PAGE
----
Miriam didn’t start out seeing herself as someone who could beat MCI. It didn’t even feel like a possibility.
But early one day in September, she logged into a support group on Facebook to share the good news.
Here’s exactly how she put it:
Miriam’s outcome, which took more than four years of hard work to achieve, isn’t the most common for someone with mild cognitive impairment.
But it isn’t the rarest either.
A recent study shows that over roughly that period of time, about half of the people diagnosed with MCI are likely to see their memory loss stabilize, and about a third will return to cognitively normal — as Miriam did — or at least fluctuate between MCI and cognitively normal.
So Miriam is not an outlier. Rather, she’s an inspiration. She shows us that MCI can indeed be reversed. More importantly, she shows us how.
That’s why I tracked Miriam down after I saw her post on Facebook, and why I’m glad she was willing to talk to me. I wanted to understand what worked for her — how she did it.
Not because she’s found some secret formula that anyone else can follow and get exactly the same result she did. But because Miriam took so many of the fundamental things people with MCI are encouraged to do, and threw herself into them.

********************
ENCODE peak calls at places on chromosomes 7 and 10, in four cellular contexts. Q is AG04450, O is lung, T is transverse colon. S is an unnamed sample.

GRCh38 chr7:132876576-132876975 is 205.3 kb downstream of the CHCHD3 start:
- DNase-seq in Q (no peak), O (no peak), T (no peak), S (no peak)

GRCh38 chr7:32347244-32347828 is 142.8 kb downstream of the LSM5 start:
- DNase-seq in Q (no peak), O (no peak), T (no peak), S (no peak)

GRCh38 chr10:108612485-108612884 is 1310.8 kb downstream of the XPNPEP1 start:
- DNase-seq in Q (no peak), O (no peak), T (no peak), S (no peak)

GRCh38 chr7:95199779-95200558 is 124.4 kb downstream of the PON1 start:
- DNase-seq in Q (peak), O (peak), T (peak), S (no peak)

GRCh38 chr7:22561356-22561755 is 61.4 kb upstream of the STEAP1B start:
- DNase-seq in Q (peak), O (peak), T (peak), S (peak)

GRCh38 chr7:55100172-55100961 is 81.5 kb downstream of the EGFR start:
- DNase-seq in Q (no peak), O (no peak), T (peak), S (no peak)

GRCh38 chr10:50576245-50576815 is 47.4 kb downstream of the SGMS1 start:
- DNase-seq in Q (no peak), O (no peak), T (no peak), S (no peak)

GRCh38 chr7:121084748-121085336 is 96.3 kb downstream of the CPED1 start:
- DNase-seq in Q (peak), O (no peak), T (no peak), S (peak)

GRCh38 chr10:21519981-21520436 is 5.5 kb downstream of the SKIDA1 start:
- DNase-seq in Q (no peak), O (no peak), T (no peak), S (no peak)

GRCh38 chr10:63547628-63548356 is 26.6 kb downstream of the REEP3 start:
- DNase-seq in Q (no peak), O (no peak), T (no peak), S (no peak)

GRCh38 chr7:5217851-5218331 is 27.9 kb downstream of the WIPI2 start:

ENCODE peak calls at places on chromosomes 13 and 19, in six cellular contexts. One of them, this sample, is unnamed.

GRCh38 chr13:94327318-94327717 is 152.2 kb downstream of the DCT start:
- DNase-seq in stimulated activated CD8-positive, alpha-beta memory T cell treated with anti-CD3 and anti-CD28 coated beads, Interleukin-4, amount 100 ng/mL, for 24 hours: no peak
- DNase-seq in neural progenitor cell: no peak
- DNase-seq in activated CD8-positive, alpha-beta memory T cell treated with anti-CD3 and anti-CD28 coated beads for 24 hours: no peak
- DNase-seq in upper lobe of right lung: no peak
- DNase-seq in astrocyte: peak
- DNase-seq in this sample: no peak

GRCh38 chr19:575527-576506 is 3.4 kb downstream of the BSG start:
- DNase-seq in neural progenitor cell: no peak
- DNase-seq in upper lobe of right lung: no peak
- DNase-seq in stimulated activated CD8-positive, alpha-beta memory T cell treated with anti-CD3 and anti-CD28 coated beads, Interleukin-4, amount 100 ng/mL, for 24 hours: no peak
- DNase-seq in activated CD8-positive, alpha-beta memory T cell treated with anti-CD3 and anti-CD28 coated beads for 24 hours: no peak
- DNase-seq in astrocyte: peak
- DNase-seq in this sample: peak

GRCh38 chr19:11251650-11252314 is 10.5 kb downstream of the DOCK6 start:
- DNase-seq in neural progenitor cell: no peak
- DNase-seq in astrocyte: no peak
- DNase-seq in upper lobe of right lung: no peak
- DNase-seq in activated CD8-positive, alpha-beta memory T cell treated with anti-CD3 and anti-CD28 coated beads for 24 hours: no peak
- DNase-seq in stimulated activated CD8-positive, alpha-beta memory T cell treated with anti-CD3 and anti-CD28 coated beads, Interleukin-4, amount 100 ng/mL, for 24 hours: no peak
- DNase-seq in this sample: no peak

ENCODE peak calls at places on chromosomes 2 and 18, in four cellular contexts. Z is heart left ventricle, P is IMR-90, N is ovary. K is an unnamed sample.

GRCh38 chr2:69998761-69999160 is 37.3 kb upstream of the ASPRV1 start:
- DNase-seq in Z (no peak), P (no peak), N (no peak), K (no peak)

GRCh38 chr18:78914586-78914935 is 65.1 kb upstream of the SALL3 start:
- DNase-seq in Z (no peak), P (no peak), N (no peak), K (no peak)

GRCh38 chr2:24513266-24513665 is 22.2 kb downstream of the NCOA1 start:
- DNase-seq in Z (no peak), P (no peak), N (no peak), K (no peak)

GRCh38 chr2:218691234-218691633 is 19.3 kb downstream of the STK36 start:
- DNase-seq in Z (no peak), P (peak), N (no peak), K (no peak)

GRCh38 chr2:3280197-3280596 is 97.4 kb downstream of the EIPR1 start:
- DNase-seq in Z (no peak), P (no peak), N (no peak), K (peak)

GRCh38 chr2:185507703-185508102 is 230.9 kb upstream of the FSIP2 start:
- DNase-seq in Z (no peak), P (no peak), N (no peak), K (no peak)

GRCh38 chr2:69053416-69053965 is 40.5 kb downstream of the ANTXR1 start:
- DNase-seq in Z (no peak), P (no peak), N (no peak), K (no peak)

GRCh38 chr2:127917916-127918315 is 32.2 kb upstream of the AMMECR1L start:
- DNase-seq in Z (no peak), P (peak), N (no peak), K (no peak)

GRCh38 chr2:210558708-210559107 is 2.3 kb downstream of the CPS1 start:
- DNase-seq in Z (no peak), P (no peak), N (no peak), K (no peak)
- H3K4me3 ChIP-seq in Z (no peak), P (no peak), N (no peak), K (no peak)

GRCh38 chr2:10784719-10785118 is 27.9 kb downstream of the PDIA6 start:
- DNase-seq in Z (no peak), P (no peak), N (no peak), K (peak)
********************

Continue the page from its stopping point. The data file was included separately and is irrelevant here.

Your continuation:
For her, they worked. And she’s convinced they can work for others, too.
“When I started on this journey of recovery, my goal was to keep myself from getting worse; that’s all I wanted,” Miriam says.
“But what happened was, I got better and it reversed, and I wasn’t expecting that. I want people to know if that happened to me, it could happen to you.”
For Miriam, the odyssey back to cognitively normal involved long, vigorous walks with her husband. It required her to radically improve her eating habits, giving up meat and eventually moving to an entirely plant-based diet. She had to learn ways to manage stress, and practice them faithfully.